Treatment for Aortic Dissection

Aortic dissection is a medical emergency that must be treated immediately. The goal of treatment is to minimize complications. Initial treatment may involve intravenous (i.e., through a vein; IV) blood pressure medications, usually administered in the intensive care unit (ICU) of a hospital.

Treatment options depend largely on what type of dissection has occurred. Patients with Stanford Type A dissections (i.e., in the ascending aorta) require surgery. Patients with Type B dissections that do not involve the ascending aorta may be treated with medication and consistent follow-up.

Surgery used to treat Type A aortic dissections depends on the patient's symptoms, on the location and severity of the dissection, and on how treatment may affect blood flow in other areas of the body.

In some cases, surgeons replace the ascending aorta. In this procedure the dissected area is removed, the blood flow is diverted away from the aortic wall, and the aorta is reconstructed using grafts made of a special composite material. Mesh tubes (called stents) may be placed in the aorta to keep the artery open and allow blood to flow more freely.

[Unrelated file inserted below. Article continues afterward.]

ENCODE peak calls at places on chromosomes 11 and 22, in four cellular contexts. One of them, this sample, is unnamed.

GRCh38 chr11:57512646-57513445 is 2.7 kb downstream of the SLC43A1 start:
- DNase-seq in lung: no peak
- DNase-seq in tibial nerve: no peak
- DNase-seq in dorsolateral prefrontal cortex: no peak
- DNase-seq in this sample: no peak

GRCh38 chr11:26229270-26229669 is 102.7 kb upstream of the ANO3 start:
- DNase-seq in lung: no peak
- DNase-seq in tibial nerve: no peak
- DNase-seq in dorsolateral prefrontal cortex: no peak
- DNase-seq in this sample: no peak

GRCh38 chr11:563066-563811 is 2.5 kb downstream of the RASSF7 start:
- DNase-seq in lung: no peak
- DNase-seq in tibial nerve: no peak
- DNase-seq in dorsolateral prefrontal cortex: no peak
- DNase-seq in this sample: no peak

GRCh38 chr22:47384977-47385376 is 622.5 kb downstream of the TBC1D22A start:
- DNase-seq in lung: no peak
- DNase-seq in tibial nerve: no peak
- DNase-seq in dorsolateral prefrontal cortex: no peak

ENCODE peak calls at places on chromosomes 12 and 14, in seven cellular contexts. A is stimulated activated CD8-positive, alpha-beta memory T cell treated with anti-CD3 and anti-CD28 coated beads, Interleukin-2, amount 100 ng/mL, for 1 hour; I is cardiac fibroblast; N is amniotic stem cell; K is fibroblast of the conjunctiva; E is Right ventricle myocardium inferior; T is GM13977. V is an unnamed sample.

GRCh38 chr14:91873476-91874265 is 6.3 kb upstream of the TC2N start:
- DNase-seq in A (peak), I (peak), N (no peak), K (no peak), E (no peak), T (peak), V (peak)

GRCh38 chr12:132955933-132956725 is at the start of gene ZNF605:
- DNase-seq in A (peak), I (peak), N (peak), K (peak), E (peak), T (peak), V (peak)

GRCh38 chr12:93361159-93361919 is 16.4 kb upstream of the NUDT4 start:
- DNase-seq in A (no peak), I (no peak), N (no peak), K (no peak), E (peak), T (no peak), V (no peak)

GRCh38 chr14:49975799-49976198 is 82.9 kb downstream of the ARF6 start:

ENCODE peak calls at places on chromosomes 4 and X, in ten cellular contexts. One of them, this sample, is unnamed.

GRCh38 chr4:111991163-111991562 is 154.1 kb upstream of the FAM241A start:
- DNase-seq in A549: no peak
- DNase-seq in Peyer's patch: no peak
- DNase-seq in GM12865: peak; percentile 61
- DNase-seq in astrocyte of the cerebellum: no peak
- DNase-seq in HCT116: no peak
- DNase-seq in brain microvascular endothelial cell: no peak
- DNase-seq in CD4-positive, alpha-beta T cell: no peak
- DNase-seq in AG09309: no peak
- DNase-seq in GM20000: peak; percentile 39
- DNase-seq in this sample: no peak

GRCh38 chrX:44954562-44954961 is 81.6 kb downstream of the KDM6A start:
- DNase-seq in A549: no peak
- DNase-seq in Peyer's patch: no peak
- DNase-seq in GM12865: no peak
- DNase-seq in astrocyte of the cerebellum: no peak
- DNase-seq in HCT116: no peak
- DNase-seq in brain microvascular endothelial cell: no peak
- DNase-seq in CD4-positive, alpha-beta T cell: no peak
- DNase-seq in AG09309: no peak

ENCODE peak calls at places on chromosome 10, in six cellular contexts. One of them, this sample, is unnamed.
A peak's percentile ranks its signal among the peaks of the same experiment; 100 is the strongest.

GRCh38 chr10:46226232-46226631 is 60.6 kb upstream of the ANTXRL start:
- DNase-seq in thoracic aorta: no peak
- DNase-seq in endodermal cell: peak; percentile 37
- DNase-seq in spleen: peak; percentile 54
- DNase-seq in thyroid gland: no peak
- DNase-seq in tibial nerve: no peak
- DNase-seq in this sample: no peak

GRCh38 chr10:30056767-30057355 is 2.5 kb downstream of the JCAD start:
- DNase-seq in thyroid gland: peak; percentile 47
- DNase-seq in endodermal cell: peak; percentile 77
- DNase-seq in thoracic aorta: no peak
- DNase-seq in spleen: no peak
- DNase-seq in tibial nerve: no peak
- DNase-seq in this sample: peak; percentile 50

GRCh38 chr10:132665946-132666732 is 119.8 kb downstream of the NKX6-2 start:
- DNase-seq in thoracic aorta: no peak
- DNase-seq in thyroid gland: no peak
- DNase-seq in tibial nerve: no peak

Coronary bypass surgery may be performed when aortic dissection affects arteries in the heart (coronary arteries). If the dissection has damaged the aortic valve, treatment may involve surgery to replace the valve.

Type B dissections may be managed with medications. In most cases, patients must take blood pressure medications (e.g., beta blockers) for the remainder of their lives. By lowering blood pressure and reducing heart rate, beta blockers may help prevent the aorta from tearing further. Sometimes, physicians prescribe pain relievers as well. Definitive treatment for type B aortic dissections is not always clear, and in some cases, surgery may be required.

Aortic Dissection Follow up

It is extremely important for patients who experience aortic dissection to follow up with their physicians regularly. Heart rate and blood pressure must be closely monitored and medications often must be adjusted. Some patients have equipment to monitor blood pressure at home.

Patients also must undergo regular follow-up CT scans and/or MRA scans to make sure that the aorta is still functioning well, that no further damage has occurred, and that surgical grafts or stents are still effective. These tests should be conducted every 3–6 months for the first year or 2, and then annually. In some cases, follow-up surgery is necessary.

Publication Review By: Stanley J. Swierzewski, III, M.D.

Published: 13 Apr 2008

Last Modified: 07 Oct 2014